In all this discussion mathematical models have enjoyed a relative immunity, perhaps because mathematical modelling is not a discipline. But the absence of awareness of a quality problem is not proof of the absence of a problem. And there are signals that the crisis there might be even worse than that which is recognised in statistics.

Implausible quantifications of the effect of climate change on the gross domestic product of a country at the year 2100, or of the safety of a disposal for nuclear waste a million years from now, or of the risk of the financial products at the heart of the latest financial crisis, are just examples that are easily seen in the literature. Political decision in the field of transports may be based on a model which needs as an input the average number of passengers sitting is a car several decades in the future. A scholar studying science and technology laments the generation of artefactual numbers through methods and concepts such as ‘expected utility’, ‘decision theory’, ‘life cycle assessment’, ‘ecosystem services’ ‘sound scientific decisions’ and ‘evidence-based policy’ to convey a spurious impression of certainty and control over important issues concerning health and the environment. A rhetorical use of quantification may thus be used in evidence-based policy to hide important knowledge and power asymmetries: the production of evidence empowers those who can pay for it, a trend noted in both the US and Europe.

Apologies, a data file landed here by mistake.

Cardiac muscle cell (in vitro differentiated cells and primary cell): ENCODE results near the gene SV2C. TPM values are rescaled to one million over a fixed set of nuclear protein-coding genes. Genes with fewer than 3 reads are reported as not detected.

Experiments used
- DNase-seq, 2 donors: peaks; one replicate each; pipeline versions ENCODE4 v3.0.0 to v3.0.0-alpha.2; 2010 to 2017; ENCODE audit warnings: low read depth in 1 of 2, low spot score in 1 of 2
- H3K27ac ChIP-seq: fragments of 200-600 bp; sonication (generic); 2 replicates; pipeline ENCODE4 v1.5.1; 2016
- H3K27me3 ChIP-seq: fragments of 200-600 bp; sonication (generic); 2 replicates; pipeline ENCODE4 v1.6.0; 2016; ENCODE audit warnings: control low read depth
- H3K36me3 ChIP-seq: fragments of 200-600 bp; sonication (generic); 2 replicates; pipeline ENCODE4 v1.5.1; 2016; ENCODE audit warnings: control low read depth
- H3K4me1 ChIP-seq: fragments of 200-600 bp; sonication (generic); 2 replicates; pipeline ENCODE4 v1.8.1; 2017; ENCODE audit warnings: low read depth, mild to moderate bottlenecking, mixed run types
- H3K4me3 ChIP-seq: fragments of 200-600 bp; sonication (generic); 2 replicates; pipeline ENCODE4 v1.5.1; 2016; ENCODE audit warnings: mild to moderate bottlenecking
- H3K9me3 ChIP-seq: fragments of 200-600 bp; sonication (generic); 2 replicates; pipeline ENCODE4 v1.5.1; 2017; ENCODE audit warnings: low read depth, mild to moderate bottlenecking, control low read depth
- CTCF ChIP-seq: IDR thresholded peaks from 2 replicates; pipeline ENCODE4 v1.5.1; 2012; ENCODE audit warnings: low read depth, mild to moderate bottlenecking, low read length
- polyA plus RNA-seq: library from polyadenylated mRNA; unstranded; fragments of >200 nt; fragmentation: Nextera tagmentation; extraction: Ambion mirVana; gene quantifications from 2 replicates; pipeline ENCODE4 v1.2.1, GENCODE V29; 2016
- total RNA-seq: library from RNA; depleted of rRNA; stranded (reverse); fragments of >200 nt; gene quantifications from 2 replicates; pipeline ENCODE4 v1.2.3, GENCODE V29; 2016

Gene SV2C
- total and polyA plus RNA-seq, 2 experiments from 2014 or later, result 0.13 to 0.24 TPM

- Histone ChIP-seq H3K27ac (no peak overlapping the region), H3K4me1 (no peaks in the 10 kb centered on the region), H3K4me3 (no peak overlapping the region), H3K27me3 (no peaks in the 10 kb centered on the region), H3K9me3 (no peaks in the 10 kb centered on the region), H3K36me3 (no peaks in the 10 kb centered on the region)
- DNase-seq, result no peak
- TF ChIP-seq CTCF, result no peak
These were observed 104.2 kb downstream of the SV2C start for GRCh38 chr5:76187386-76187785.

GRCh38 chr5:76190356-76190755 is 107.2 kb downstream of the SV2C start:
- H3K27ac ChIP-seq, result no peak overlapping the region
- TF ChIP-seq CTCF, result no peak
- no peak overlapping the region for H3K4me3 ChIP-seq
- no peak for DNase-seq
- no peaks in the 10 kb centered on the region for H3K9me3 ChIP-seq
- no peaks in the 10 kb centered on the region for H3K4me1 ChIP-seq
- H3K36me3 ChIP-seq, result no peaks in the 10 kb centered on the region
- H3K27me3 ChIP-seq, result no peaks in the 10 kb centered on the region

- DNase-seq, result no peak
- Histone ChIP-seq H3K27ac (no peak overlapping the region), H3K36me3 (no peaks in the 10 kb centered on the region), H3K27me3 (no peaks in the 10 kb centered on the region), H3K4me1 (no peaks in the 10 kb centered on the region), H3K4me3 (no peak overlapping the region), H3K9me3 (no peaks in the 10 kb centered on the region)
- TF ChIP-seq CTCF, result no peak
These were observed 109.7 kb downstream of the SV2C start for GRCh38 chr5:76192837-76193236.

**# Resistance?**

Since its inception the current of post normal science (PNS) has insisted on the need to fight against instrumental or fantastic quantifications. PNS scholars suggested the use of pedigree for numerical information (NUSAP), and recently for mathematical models. Combined with PNS’ concept of extended peer communities, these tools are meant to facilitate a discussion of the various attributes of a quantification. This information includes not just its uncertainty, but also its history, the profile of its producers, its position within a system of power and norms, and overall its ‘fitness for function’, while also identifying the possible exclusion of competing stakes and worldviews.

Stat-Activisme, a recent French intellectual ovement, proposes to ‘fight against’ as well as ‘fight with’ numbers. Stat-activisme targets invasive metrics and biased statistics, with a rich repertoire of strategies from ‘statistical judo’ to the construction of alternative measures.

As philosopher Jerome Ravetz reminds us, so long as our modern scientific culture has faith in numbers as if they were ‘nuggets of truth’, we will be victims of ‘funny numbers’ employed to rule our technical society.

**Note:** A different version of this piece has been published in Italian in the journal Epidemiologia and Prevenzione.